Medicine While Breastfeeding

It is possible to take medicine while breastfeeding if necessary. There are very few kinds of medicine treatments that absolutely contradict breastfeeding, although, there are some medications when taken by a breast feeding mother that may cause side effects in the baby.

It is safe to take pain relievers such as Tylenol or Advil when you have a headache or a fever.

Sometimes there is a need to decide whether a mother who is breastfeeding and who needs drug treatment can take the necessary medication and still continue breastfeeding safely.

Some mothers choose to use safe herbal substances. When mothers have a need they may take galactagogues to increase milk production.

Safely using medications requires a basic knowledge of how drugs enter breast milk, which drugs present risks, and what factors may or may not affect the baby's sensitivity to the medicine being used.

Although there are many exceptions, a basic rule of thumb is that 1% of the dose that you take will find its way into your breast milk and therefore be given to your baby. Relative baby does of less than 10% are generally considered safe for babies.

Always consult a medical practitioner who is knowledgeable about pharmacology and compatibility with breastfeeding before taking any medicine while breastfeeding.

Read Dr. Thomas Hale's article about medicine while breastfeeding and how drugs enter milk.

There are five ways of classifying compatibility of medicine while breastfeeding

1. Compatible with breastfeeding - usually safe

Medicine is classified as compatible with breastfeeding if there are no known or theoretical contraindications for its use, and it is considered safe for the mother to take the medication and continue breastfeeding.

2. Compatible with breastfeeding - usually safe - monitor baby for side effects

Medicine is classified in this way if it could theoretically cause side-effects in the infant but has either not been observed to do so or has only rarely caused mild side effects.

If side effects occur while taking this type of medication, your doctor should stop giving you the medication, and if needed, find an alternative.

If you must continue taking the medication, you may be advised to stop breastfeeding and feed your baby artificially until treatment is completed. In this case, you may decide to express your breastmilk to keep up the supply so that you can breastfeed again when you complete your treatment.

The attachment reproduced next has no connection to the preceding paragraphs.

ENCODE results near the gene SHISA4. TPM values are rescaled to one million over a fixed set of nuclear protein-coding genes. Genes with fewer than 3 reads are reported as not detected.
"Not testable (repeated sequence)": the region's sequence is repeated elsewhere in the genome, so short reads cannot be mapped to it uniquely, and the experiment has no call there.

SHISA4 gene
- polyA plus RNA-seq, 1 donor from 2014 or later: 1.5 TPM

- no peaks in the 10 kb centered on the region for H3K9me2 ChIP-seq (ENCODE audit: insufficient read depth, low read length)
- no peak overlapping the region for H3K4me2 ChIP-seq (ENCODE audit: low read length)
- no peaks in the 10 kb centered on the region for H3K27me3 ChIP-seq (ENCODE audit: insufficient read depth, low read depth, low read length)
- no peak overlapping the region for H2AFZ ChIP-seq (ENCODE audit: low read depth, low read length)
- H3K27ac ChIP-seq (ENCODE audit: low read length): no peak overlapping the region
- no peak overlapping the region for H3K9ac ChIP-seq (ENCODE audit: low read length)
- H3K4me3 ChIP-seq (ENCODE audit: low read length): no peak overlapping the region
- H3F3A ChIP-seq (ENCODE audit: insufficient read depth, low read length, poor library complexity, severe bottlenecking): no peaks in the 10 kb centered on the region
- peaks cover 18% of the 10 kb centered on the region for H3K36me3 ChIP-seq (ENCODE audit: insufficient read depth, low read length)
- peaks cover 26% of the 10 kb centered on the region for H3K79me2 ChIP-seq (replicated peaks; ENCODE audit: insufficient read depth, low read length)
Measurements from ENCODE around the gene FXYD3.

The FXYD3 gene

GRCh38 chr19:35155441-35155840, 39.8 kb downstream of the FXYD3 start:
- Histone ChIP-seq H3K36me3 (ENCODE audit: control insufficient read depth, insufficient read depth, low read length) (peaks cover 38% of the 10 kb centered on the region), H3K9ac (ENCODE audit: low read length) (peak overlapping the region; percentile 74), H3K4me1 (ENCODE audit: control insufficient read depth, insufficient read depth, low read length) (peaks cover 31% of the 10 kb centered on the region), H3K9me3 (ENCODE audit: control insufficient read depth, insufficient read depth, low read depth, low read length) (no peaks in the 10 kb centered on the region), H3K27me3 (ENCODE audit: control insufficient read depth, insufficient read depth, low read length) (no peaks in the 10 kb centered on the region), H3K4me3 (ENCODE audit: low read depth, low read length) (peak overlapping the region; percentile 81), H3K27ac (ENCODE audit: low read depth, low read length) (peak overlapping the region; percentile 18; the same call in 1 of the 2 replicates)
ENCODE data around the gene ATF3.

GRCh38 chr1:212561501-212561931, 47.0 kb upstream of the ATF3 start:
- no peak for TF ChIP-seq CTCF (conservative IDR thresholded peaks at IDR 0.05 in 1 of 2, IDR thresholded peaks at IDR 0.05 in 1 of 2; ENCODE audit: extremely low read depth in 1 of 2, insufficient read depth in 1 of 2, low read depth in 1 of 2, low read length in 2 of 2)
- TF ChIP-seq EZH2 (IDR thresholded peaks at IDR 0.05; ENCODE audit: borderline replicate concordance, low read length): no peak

3. Avoid if possible - monitor baby for side effects

Mothers are advised to avoid medicine that has been reported to cause side effects in babies. Medications under this classification are only prescribed when they are essential for the mother’s treatment and when no safer alternative is available.

If you must take such a medication, you may be allowed to continue breastfeeding but given clear instructions about observing the baby and arrange for frequent check-ups.

If side effects occur, you may be advised to stop taking the medicine. If it is not possible to stop treatment, you may have to stop breastfeeding and feed the baby artificially until treatment is completed. In this case, you may decide to express your breastmilk to keep up the supply so that you can breastfeed again when you complete your treatment.

4. Avoid if possible - may inhibit lactation.

5. Incompatible With Breastfeeding

Anticancer drugs (antimetabolites)

Radioactive substances (stop breastfeeding temporarily - pump-and-dump)

Antineoplastic and immunosuppressive medication

General Information About Medicine and Breastfeeding


If a procedure requires anaesthesia, you may choose to express your breastmilk in advance and store it so that your baby can be fed expressed breastmilk while you are is undergoing and recovering from the anaesthesia medicine.

Analgesics and Antipyretics and nonsteroidal anti-inflammatory drugs (NSAIDS)

Ibuprofen and paracetamol medicines have the best documentation on safety during breastfeeding.

Cold Medicine
Information about using cold medicine while breastfeeding.


Large doses of short-acting diuretic medicine and usual doses of loop diuretics or long-acting diuretics can inhibit lactation and should be avoided while breastfeeding, if possible.

Topical Dermatological Medicine

Topical ointments, lotions, and preparations are not usually absorbed in significant amounts and can usually be used safely while breastfeeding.


Herbal and prescribed medications to increase milk production.